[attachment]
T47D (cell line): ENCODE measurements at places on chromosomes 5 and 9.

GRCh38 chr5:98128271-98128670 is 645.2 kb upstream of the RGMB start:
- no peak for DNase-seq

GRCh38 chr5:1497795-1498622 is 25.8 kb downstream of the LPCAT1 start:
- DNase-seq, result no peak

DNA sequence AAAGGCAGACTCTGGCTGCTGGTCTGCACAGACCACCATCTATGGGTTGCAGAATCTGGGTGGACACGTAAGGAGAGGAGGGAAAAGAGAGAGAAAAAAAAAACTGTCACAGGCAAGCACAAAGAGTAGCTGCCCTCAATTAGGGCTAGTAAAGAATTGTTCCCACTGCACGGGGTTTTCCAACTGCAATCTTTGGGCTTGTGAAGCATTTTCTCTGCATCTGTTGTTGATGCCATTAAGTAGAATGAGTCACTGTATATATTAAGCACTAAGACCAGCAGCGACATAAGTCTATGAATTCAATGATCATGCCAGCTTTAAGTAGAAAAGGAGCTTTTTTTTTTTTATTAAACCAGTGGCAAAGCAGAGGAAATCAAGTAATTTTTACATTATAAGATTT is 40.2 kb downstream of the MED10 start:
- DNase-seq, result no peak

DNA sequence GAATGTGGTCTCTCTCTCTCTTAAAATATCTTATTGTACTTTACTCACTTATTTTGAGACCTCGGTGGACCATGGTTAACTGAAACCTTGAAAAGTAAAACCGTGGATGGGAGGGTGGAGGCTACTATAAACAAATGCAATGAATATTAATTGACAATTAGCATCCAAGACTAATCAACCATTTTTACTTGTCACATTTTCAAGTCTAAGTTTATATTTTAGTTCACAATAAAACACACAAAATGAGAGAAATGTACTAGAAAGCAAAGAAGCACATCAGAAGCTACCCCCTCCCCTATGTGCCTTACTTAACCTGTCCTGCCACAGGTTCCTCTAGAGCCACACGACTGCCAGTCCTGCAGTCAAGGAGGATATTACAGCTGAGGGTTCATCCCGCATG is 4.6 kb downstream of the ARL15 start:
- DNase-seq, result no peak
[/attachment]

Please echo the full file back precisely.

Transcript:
T47D (cell line): ENCODE measurements at places on chromosomes 5 and 9.

GRCh38 chr5:98128271-98128670 is 645.2 kb upstream of the RGMB start:
- no peak for DNase-seq

GRCh38 chr5:1497795-1498622 is 25.8 kb downstream of the LPCAT1 start:
- DNase-seq, result no peak

DNA sequence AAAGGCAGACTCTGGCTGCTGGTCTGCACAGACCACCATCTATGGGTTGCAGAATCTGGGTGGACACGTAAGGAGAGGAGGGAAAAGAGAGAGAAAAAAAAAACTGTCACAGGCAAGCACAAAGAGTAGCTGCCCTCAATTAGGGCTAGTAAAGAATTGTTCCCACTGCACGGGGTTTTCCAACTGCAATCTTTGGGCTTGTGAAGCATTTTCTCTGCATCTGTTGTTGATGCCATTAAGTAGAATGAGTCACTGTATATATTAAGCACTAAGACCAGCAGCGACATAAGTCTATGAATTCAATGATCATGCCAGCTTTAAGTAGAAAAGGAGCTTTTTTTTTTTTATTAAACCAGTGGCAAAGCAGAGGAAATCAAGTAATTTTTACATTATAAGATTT is 40.2 kb downstream of the MED10 start:
- DNase-seq, result no peak

DNA sequence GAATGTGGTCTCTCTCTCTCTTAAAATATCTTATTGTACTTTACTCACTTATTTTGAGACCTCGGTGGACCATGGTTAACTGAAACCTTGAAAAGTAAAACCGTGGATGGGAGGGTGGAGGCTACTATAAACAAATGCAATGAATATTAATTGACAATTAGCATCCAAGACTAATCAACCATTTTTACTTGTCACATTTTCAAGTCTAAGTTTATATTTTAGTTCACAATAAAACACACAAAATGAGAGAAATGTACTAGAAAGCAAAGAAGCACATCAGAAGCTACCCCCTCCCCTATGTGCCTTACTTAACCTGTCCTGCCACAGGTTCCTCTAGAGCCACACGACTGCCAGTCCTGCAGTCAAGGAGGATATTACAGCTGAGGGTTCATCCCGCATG is 4.6 kb downstream of the ARL15 start:
- DNase-seq, result no peak